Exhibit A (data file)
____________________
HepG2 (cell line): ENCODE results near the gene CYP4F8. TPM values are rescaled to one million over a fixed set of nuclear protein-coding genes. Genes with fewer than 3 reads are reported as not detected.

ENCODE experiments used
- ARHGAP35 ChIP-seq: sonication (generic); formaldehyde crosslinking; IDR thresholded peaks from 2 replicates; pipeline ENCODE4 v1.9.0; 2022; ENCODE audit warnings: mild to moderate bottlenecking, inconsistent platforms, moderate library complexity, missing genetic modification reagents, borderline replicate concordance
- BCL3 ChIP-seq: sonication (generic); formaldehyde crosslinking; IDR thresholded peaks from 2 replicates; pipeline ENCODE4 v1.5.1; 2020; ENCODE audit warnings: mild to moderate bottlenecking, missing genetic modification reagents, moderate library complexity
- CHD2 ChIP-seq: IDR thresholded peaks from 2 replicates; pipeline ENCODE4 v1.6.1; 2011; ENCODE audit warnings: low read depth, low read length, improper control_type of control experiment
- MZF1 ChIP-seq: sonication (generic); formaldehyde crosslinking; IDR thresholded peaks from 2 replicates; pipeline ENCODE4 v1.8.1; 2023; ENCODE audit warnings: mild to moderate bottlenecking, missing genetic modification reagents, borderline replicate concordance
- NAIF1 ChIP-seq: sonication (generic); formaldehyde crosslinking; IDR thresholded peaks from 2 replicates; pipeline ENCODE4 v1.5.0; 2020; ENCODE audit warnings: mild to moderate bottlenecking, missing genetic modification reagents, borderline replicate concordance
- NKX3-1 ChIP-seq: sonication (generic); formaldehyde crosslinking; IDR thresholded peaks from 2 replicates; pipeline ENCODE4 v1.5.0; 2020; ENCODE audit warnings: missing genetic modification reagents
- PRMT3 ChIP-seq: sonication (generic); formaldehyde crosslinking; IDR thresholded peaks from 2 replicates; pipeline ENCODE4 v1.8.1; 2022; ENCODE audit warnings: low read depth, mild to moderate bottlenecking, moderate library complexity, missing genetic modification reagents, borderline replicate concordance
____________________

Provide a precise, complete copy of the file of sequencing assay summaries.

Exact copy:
HepG2 (cell line): ENCODE results near the gene CYP4F8. TPM values are rescaled to one million over a fixed set of nuclear protein-coding genes. Genes with fewer than 3 reads are reported as not detected.

ENCODE experiments used
- ARHGAP35 ChIP-seq: sonication (generic); formaldehyde crosslinking; IDR thresholded peaks from 2 replicates; pipeline ENCODE4 v1.9.0; 2022; ENCODE audit warnings: mild to moderate bottlenecking, inconsistent platforms, moderate library complexity, missing genetic modification reagents, borderline replicate concordance
- BCL3 ChIP-seq: sonication (generic); formaldehyde crosslinking; IDR thresholded peaks from 2 replicates; pipeline ENCODE4 v1.5.1; 2020; ENCODE audit warnings: mild to moderate bottlenecking, missing genetic modification reagents, moderate library complexity
- CHD2 ChIP-seq: IDR thresholded peaks from 2 replicates; pipeline ENCODE4 v1.6.1; 2011; ENCODE audit warnings: low read depth, low read length, improper control_type of control experiment
- MZF1 ChIP-seq: sonication (generic); formaldehyde crosslinking; IDR thresholded peaks from 2 replicates; pipeline ENCODE4 v1.8.1; 2023; ENCODE audit warnings: mild to moderate bottlenecking, missing genetic modification reagents, borderline replicate concordance
- NAIF1 ChIP-seq: sonication (generic); formaldehyde crosslinking; IDR thresholded peaks from 2 replicates; pipeline ENCODE4 v1.5.0; 2020; ENCODE audit warnings: mild to moderate bottlenecking, missing genetic modification reagents, borderline replicate concordance
- NKX3-1 ChIP-seq: sonication (generic); formaldehyde crosslinking; IDR thresholded peaks from 2 replicates; pipeline ENCODE4 v1.5.0; 2020; ENCODE audit warnings: missing genetic modification reagents
- PRMT3 ChIP-seq: sonication (generic); formaldehyde crosslinking; IDR thresholded peaks from 2 replicates; pipeline ENCODE4 v1.8.1; 2022; ENCODE audit warnings: low read depth, mild to moderate bottlenecking, moderate library complexity, missing genetic modification reagents, borderline replicate concordance